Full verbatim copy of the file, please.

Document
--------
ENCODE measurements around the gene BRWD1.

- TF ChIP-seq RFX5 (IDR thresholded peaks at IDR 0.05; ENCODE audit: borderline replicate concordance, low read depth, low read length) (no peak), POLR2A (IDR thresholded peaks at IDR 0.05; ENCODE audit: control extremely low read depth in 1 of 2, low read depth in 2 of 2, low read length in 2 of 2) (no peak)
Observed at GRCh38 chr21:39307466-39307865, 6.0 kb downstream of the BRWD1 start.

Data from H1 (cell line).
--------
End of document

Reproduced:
ENCODE measurements around the gene BRWD1.

- TF ChIP-seq RFX5 (IDR thresholded peaks at IDR 0.05; ENCODE audit: borderline replicate concordance, low read depth, low read length) (no peak), POLR2A (IDR thresholded peaks at IDR 0.05; ENCODE audit: control extremely low read depth in 1 of 2, low read depth in 2 of 2, low read length in 2 of 2) (no peak)
Observed at GRCh38 chr21:39307466-39307865, 6.0 kb downstream of the BRWD1 start.

Data from H1 (cell line).